Summer 2014 preview: More at the multiplex

Welcome back: "Godzilla" returns in a reboot this summer.
Warner Bros.

Take a seat: We're about to enjoy a sneak peek at the big summer movies, compiled for our viewing pleasure by Ben Tracy:

There's nothing "itsy bitsy" about this summer's crop of movies. With the latest "Spider-Man" launching the summer season this weekend, it'll be one big-budget extravaganza after another, all summer long.

"These are the movies with built-in audiences and movies that - theoretically -- people want to see," said Los Angeles Times film critic Kenneth Turan, author of "Not to Be Missed."

He says studios have good reason to jump the gun on summer: "You extend the season. It's more time for people to go to the movies. They say, 'A-ha, it's summer! Where's my wallet? I'm going.'"

"The Amazing Spider-Man 2" has a steep climb to match the last "Spider-Man" movie, which caught more than three-quarters of a billion dollars in its worldwide web.

The X-Men are back -- and go back in time -- in "Days of Future Past." This is the seventh film for Marvel's mutants.

Some of the least-known superheroes in the Marvel universe show up as "Guardians of the Galaxy." It's one of the films that critic Turan is looking forward to.

"I've suffered in the past from 'Marvel fatigue,'" he said. "I've really felt that there were too many Marvel superheroes out there. So I'm curious if they can do anything different with these people, since we haven't seen them before."

We have seen these apes before: "Dawn of the Planet of the Apes" is the latest in the venerable franchise.

And that old movie favorite, Godzilla, gets a new incarnation.

Welcome back: "Godzilla" returns in a reboot this summer. Warner Bros.

"Age of Extinction" is the fourth Transformers movie, built on the children's toy.

"It's got Mark Wahlberg, and he's a good actor," said Turan. "But I mean, it's more of these giant toys, and my interest level is minimal."

Tom Cruise tries to save the world in "Edge of Tomorrow."

And Scarlett Johansson tries to save herself in the action thriller, "Lucy."

The studios dote on younger audiences in the summer. But this season, boomers may have something to sing about, too.

The real story of Frankie Valli and the Four Seasons gets the Clint Eastwood treatment in "Jersey Boys," based on the hit Broadway musical.

"Jimi: All Is By My Side" looks at a brief period in the life of Jimi Hendrix, just before he exploded into stardom.

And "Get On Up" tells the James Brown story, with Chadwick Boseman (who played Jackie Robinson last year in "42") as the Godfather of Soul.

Music is at the heart of "Begin Again," about a down-on-his-luck record producer who gets a second chance.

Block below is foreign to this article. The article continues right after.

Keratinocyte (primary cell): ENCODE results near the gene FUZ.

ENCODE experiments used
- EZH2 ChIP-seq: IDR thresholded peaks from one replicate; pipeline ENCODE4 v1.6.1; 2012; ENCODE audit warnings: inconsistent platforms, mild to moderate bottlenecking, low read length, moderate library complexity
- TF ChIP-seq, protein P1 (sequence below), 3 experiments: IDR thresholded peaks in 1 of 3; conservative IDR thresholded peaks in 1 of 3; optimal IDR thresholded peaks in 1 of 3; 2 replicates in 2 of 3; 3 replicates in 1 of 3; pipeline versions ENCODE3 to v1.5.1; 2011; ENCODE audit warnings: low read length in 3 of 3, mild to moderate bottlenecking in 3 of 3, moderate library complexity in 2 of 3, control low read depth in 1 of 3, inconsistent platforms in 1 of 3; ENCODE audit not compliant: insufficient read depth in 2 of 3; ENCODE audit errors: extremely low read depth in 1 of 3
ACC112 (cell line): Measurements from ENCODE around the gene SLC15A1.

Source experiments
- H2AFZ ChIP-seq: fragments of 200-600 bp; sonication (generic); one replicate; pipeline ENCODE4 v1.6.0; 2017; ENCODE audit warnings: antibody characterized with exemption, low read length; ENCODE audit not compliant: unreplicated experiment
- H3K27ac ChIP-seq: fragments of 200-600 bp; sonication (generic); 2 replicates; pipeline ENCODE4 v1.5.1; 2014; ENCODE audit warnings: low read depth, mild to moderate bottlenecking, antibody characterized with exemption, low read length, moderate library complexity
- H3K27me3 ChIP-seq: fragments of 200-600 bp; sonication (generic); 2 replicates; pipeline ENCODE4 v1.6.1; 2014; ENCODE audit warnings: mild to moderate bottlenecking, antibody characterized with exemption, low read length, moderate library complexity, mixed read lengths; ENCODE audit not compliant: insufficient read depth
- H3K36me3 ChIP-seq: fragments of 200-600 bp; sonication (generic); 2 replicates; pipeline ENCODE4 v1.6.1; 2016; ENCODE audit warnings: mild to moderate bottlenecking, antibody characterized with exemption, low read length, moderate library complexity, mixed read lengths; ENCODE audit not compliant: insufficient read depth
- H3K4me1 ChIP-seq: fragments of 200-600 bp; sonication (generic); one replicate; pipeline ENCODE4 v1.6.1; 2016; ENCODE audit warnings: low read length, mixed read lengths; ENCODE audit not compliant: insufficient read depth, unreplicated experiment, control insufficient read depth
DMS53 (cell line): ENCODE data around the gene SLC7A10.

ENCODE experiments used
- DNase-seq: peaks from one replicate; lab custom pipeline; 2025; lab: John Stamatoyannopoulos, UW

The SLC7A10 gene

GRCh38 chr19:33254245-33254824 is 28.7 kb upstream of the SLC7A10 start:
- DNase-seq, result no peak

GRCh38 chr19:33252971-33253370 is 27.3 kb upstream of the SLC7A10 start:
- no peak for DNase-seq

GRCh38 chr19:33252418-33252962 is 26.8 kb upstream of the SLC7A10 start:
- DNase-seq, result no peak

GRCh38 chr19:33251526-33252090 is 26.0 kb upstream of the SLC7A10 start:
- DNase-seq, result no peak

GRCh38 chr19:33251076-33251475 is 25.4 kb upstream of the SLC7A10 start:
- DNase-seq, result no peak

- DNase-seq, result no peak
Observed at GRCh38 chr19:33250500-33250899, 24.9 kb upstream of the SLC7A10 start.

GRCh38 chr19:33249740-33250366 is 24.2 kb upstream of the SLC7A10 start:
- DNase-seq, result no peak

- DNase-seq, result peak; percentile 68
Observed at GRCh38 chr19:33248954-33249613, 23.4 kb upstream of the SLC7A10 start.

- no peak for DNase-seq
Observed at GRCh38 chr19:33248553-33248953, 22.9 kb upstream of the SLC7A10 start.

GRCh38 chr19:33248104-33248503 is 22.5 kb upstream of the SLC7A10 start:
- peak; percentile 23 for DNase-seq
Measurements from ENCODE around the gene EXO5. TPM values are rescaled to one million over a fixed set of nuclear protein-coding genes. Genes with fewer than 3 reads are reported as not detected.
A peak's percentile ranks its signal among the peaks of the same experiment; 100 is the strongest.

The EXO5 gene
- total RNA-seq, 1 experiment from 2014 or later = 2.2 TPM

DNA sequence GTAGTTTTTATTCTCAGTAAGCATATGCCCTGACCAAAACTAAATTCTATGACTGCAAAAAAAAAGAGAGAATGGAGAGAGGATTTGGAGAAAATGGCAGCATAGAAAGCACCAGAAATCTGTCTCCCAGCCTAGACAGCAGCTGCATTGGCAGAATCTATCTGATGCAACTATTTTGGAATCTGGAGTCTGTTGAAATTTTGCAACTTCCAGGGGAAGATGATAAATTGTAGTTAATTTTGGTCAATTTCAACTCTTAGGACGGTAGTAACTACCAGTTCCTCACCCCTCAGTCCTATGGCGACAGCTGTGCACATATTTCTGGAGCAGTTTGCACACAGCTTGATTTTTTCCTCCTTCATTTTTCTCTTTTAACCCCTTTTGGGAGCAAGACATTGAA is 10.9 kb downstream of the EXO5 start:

Keira Knightley and Mark Ruffalo in the music-filled romance, "Begin Again," directed by John Carney ("Once"). Weinstein Company

Turan says his interest in "Begin Again" comes from its director, John Carney, "who is the man who directed 'Once,' which is a film that I really love. It's, again, a story set in the music world. It's with Keira Knightley and Mark Ruffalo. There's love involved, there's music involved, there's heartbreak involved. I don't know in what percentages, but I'm willing to find out."

Jon Favreau gets a second chance in "Chef," when he gives up his restaurant job to spice up his life on a food truck.

Daniel Radcliffe and Zoe Kazan hit it off in the romantic comedy, "What If."

Cameron Diaz and Jason Segel make a home movie that goes public in "Sex Tape."

And Seth MacFarlane shows us "A Million Ways to Die in the West."

"Well, if you're looking for transgressive comedies, this is probably the one for the summer," said Turan. "Seth MacFarlane had a big hit with 'Ted,' and this is that same kind of sense of humor, transposed to the Old West."

There'll be animated fare this summer, like "How to Train Your Dragon 2."

And fairy tales: Angelina Jolie stars in "Maleficent," a retelling of the "Sleeping Beauty" story from the point of view of the Mistress of All Evil.

And what's summer without baseball? Jon Hamm ("Mad Men") plays a sports agent who goes to India to find a cricket player with "A Million Dollar Arm."

"Boyhood" is a movie that was 12 years in the making. Director Richard Linklater used the same cast and filmed for a few days each year since 2002 to tell this coming-of-age story.

Ellar Coltrane was six years old when he was cast as the young star of Richard Linklater's "Boyhood." The actor aged into a young adult as filming progressed over 12 years. Universal Pictures

In one of his last roles, Philip Seymour Hoffman plays a German spymaster in "A Most Wanted Man," from the John le Carre novel.

And John Green's immensely popular young adult novel, "The Fault In Our Stars," comes to the big screen.

"If there are any teenagers in your family, you know all about 'The Fault In Our Stars." It stars Shailene Woodley as a young cancer patient, and about her romantic life and her personal life. And I think for that young adult quadrant, this is going to be the film to see this summer."

Hollywood hopes you'll find films to see. The summer season has begun.

  • CBS News Poll: At the movies - How many Americans are planning to buy a movie ticket this summer?
  • Take our online poll below: Which movie are you most interested in seeing?

For more info:

Summer movie poll

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